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One hundred years ago, after the United States entered into World War I, Congress passed the Espionage Act and other significant limitations on basic freedoms. Several state governments likewise vigorously prosecuted alleged "subversives" under anti-syndicalism acts. The diminution of basic rights and the treatment of ethnic German minorities has been the subject of scholarship since. However, the treatment of German minorities in the armed forces has not been thoroughly studied, even though such a study could add to the broader field of civil-military relations. Nor has the wartime behavior of legislators in regard to the armed forces as well as their contribution to the popular prejudices of the day, and its effect on the national polity been the subject of analysis. This article, which presents a singular event, is a microcosm of civil-military relations and wartime hysteria during the period in which the United States participated in World War I. It is not my intent to focus on the accomplishments of Colonel Reichmann or argue that he was wrongly denied a promotion. Rather, it is my intent to examine how a singular senator who did not serve on a relevant committee was able to master a popular prejudice to manipulate legislative and executive processes to achieve political – albeit short lived – prominence.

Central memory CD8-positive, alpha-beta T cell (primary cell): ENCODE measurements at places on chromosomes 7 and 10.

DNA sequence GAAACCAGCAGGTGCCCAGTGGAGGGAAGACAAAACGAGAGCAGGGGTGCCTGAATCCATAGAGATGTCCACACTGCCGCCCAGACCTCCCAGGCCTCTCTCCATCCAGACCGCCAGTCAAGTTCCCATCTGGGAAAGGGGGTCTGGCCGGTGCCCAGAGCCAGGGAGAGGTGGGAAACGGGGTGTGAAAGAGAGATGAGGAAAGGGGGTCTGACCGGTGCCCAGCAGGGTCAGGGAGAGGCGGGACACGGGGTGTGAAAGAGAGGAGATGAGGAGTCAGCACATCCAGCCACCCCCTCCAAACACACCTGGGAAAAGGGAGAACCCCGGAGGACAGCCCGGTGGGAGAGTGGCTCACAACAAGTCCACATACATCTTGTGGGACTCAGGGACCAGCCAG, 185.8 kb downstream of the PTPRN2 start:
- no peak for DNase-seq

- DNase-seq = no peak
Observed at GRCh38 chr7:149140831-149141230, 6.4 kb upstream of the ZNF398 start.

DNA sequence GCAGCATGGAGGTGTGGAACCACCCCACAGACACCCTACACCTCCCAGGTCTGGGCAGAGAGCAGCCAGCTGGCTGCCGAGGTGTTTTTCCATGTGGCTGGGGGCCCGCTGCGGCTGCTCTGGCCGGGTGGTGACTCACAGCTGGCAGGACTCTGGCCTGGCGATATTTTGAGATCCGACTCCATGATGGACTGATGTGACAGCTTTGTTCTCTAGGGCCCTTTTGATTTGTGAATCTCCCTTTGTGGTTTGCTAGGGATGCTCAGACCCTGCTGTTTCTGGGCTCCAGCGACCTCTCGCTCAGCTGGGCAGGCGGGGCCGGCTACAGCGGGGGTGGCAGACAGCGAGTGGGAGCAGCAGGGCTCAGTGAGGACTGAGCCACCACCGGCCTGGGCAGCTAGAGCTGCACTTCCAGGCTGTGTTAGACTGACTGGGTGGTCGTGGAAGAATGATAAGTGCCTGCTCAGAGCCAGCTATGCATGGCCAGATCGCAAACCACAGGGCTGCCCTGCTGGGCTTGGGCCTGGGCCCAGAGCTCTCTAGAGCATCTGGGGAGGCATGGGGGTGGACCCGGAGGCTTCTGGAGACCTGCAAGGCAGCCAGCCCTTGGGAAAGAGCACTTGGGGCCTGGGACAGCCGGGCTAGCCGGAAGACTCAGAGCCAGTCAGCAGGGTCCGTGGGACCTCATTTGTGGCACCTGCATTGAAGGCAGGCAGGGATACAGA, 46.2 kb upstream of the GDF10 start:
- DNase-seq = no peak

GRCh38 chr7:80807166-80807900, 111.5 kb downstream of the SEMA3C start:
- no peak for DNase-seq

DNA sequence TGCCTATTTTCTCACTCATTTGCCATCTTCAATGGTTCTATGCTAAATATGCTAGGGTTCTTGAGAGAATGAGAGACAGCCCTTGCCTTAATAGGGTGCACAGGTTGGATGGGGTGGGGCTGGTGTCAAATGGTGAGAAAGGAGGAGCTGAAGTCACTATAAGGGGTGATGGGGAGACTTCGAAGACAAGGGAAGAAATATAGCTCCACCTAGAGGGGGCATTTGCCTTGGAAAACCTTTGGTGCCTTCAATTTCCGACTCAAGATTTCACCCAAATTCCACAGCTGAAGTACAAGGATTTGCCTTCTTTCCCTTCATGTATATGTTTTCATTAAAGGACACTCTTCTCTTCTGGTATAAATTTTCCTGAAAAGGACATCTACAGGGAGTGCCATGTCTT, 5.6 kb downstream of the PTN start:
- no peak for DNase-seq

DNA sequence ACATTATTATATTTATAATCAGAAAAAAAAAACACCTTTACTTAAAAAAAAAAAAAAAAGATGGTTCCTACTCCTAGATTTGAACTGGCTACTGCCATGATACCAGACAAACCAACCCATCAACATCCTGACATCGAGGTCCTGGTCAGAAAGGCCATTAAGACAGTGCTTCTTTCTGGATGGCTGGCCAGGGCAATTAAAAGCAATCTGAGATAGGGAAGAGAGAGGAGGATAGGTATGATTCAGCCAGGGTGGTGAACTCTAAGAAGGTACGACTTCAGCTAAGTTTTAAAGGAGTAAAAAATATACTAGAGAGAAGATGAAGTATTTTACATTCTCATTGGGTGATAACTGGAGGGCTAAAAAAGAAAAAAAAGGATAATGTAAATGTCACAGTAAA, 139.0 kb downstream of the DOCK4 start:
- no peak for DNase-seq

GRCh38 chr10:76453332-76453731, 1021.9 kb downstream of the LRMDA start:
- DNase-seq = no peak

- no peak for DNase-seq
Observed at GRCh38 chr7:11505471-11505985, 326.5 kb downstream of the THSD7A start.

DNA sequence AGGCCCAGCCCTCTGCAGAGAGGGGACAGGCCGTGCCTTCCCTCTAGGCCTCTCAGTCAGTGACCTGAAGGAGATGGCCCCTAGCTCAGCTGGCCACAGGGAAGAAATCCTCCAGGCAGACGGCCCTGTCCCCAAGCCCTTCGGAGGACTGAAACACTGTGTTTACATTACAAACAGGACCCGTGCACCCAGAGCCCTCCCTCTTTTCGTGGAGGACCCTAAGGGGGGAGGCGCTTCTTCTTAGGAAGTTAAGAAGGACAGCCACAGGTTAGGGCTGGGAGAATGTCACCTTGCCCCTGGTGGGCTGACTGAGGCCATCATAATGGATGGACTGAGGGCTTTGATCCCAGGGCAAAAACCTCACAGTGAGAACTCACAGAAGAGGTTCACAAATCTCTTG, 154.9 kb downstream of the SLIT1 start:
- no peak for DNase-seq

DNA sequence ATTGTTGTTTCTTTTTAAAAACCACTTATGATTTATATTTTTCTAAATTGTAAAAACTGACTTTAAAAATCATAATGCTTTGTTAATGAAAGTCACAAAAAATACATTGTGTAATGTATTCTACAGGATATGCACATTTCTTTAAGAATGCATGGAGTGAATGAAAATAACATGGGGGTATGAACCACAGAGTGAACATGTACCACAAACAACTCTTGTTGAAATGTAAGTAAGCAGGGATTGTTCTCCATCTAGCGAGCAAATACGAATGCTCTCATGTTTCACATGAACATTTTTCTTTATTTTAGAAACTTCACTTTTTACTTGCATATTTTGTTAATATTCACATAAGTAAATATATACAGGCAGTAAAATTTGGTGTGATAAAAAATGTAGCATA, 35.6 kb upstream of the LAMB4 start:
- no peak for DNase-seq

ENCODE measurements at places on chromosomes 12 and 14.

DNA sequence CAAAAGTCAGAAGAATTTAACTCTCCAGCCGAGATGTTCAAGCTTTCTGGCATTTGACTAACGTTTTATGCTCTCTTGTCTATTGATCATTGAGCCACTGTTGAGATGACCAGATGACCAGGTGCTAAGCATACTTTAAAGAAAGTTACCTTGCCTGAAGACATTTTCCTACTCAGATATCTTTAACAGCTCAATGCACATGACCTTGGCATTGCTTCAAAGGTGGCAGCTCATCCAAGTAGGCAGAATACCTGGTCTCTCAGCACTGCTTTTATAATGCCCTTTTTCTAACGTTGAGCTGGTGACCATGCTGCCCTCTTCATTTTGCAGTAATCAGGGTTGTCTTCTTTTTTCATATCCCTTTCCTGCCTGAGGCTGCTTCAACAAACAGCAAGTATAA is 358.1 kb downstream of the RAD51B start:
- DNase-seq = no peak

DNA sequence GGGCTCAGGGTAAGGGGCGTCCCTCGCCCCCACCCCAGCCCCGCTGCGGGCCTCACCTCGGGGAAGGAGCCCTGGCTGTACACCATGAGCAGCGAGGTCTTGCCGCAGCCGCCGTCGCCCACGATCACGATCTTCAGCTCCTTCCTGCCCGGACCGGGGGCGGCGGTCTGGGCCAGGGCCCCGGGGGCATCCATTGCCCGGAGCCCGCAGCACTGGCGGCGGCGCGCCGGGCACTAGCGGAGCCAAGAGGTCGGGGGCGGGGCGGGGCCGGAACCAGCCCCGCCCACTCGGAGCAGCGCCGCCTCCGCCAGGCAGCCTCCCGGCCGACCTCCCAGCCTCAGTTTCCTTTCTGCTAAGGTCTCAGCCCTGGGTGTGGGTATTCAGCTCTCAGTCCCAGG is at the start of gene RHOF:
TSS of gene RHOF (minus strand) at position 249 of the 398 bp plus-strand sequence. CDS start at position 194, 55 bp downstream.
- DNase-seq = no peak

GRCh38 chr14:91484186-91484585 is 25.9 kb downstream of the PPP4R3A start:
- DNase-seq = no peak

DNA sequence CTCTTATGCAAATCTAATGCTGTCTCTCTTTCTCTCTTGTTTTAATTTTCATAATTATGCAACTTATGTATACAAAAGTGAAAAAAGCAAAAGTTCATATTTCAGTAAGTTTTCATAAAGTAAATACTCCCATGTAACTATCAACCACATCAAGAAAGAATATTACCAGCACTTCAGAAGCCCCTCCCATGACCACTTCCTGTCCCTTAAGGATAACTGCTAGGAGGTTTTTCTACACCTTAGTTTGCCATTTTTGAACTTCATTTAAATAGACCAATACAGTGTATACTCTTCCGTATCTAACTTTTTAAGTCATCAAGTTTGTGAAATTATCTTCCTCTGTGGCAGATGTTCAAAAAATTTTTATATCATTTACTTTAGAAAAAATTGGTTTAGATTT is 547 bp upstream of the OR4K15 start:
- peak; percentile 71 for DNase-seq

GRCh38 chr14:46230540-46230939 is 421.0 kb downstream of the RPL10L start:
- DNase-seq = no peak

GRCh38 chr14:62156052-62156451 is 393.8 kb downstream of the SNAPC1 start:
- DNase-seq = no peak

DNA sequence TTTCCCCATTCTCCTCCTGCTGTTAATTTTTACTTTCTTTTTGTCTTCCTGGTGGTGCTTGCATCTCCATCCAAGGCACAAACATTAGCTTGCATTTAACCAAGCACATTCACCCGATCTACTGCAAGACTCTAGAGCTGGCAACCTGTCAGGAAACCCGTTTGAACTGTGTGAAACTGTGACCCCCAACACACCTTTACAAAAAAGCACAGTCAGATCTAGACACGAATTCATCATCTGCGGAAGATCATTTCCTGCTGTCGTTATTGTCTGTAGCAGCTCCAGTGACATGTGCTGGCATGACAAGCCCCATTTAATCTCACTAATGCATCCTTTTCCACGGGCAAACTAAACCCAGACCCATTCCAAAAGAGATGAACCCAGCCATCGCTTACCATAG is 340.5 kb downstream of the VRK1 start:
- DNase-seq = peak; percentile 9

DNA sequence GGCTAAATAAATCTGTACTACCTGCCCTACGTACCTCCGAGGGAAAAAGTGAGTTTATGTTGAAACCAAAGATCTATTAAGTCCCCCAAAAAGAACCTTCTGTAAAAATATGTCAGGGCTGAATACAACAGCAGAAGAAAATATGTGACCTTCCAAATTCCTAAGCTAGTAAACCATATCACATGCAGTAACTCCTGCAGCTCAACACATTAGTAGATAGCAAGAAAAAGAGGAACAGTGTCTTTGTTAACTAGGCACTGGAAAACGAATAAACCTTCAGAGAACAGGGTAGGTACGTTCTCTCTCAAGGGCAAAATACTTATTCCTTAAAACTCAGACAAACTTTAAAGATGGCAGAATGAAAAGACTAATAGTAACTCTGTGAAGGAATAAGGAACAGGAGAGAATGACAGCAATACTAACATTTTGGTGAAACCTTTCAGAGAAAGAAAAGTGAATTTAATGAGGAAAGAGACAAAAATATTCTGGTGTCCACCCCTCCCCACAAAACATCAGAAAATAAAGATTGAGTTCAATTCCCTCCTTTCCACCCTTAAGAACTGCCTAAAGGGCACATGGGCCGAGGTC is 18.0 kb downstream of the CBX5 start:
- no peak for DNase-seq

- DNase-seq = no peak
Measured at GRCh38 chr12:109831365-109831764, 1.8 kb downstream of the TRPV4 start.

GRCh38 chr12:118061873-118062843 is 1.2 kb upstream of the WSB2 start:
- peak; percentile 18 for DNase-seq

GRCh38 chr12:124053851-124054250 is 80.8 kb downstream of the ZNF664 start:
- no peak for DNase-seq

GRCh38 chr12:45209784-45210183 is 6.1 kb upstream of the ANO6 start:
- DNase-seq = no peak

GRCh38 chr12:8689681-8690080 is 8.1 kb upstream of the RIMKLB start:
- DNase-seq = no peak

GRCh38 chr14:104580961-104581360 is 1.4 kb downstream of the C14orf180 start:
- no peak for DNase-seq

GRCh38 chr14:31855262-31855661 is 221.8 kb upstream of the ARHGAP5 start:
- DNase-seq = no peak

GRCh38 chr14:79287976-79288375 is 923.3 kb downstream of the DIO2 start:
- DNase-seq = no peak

Civil Military Relations, World War I, Army, United States, Anti-German Prejudice, Congress

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